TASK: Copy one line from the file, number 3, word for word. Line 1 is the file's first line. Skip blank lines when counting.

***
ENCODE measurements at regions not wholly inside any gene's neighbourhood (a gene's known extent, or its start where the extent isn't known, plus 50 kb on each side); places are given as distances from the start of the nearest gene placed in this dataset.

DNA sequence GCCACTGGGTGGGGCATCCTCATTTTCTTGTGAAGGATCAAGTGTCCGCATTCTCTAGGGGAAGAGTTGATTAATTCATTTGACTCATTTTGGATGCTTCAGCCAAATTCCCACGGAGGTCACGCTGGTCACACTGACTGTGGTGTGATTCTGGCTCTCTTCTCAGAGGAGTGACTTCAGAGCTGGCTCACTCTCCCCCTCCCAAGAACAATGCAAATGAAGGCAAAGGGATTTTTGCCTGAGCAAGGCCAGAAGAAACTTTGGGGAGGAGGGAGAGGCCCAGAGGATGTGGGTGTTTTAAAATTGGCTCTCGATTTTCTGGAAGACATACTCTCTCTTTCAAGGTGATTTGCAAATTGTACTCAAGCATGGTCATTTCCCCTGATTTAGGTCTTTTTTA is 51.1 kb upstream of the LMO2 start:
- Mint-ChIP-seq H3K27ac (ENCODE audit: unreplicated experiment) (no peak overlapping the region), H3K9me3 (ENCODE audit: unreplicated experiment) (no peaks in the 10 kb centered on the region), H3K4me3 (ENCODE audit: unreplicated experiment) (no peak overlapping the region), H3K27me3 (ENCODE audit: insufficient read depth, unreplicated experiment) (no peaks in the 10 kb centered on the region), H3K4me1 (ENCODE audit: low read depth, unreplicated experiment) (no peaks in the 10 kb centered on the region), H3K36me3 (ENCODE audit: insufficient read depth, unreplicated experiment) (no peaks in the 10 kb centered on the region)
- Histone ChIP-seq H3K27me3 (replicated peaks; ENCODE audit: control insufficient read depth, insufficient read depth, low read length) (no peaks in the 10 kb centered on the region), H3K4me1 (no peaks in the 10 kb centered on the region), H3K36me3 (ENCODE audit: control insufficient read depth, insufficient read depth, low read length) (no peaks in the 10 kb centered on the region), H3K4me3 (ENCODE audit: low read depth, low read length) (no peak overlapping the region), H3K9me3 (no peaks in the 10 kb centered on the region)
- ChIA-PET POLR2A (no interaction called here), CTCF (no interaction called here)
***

- Mint-ChIP-seq H3K27ac (ENCODE audit: unreplicated experiment) (no peak overlapping the region), H3K9me3 (ENCODE audit: unreplicated experiment) (no peaks in the 10 kb centered on the region), H3K4me3 (ENCODE audit: unreplicated experiment) (no peak overlapping the region), H3K27me3 (ENCODE audit: insufficient read depth, unreplicated experiment) (no peaks in the 10 kb centered on the region), H3K4me1 (ENCODE audit: low read depth, unreplicated experiment) (no peaks in the 10 kb centered on the region), H3K36me3 (ENCODE audit: insufficient read depth, unreplicated experiment) (no peaks in the 10 kb centered on the region)